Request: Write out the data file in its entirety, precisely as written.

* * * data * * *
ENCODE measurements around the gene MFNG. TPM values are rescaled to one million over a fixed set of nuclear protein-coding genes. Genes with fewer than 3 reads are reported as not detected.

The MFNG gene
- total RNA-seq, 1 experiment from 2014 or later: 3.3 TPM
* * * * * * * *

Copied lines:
ENCODE measurements around the gene MFNG. TPM values are rescaled to one million over a fixed set of nuclear protein-coding genes. Genes with fewer than 3 reads are reported as not detected.

The MFNG gene
- total RNA-seq, 1 experiment from 2014 or later: 3.3 TPM